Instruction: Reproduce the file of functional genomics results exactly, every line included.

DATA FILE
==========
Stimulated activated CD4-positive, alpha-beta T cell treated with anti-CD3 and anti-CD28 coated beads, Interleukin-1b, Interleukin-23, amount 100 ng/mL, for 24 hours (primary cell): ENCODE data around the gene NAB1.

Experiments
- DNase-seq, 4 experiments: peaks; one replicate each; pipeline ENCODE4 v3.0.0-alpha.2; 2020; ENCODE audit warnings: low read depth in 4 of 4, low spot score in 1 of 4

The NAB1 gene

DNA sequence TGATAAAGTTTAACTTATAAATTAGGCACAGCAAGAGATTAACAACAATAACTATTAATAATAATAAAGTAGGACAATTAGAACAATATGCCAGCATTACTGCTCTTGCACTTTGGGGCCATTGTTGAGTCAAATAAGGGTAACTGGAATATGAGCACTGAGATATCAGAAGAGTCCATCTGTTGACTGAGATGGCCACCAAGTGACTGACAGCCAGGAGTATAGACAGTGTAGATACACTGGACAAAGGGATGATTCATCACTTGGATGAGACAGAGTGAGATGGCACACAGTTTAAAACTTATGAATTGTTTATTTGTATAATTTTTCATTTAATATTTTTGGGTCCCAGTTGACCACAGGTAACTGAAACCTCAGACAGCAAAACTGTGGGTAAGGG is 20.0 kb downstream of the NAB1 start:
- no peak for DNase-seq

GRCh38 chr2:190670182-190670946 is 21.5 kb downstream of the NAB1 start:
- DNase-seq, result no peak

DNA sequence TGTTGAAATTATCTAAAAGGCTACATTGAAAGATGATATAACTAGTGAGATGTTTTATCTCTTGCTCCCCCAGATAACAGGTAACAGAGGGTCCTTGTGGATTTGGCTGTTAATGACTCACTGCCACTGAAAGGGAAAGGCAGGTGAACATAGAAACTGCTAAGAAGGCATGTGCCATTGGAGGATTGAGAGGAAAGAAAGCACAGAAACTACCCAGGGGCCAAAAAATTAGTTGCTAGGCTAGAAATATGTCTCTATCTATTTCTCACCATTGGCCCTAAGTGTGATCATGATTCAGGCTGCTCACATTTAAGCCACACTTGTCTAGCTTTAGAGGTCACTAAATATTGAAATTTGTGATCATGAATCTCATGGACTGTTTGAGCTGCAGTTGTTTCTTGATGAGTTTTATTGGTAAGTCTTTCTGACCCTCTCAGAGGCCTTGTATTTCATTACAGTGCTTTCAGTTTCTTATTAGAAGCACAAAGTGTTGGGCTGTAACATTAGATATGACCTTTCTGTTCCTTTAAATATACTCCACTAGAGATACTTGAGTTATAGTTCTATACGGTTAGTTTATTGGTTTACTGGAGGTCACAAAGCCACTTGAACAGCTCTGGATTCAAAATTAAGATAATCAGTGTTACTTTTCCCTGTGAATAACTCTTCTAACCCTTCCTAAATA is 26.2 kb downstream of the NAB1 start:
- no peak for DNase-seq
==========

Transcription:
Stimulated activated CD4-positive, alpha-beta T cell treated with anti-CD3 and anti-CD28 coated beads, Interleukin-1b, Interleukin-23, amount 100 ng/mL, for 24 hours (primary cell): ENCODE data around the gene NAB1.

Experiments
- DNase-seq, 4 experiments: peaks; one replicate each; pipeline ENCODE4 v3.0.0-alpha.2; 2020; ENCODE audit warnings: low read depth in 4 of 4, low spot score in 1 of 4

The NAB1 gene

DNA sequence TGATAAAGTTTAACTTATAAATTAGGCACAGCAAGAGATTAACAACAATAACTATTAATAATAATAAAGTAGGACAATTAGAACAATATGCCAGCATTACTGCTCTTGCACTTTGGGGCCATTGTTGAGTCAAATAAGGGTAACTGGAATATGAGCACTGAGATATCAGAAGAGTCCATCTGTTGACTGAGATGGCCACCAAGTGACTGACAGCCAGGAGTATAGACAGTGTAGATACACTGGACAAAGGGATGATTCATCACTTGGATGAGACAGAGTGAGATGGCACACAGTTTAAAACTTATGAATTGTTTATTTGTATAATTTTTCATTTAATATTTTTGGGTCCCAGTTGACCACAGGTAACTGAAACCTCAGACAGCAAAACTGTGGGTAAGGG is 20.0 kb downstream of the NAB1 start:
- no peak for DNase-seq

GRCh38 chr2:190670182-190670946 is 21.5 kb downstream of the NAB1 start:
- DNase-seq, result no peak

DNA sequence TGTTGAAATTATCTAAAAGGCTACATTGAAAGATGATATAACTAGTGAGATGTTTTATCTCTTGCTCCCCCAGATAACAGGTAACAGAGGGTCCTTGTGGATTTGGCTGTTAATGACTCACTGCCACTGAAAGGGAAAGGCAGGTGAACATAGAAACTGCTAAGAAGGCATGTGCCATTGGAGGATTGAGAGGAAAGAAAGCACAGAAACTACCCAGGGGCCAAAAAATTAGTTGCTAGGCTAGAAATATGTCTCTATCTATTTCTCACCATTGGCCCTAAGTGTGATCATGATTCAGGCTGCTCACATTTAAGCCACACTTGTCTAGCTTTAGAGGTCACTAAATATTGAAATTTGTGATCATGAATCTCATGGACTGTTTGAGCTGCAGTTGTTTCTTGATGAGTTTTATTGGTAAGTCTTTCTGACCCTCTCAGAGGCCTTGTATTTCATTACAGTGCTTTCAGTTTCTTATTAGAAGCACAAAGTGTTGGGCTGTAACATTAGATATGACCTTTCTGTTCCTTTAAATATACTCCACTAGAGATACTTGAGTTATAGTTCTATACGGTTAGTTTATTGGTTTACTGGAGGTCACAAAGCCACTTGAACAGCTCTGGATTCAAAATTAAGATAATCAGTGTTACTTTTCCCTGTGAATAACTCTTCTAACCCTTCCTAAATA is 26.2 kb downstream of the NAB1 start:
- no peak for DNase-seq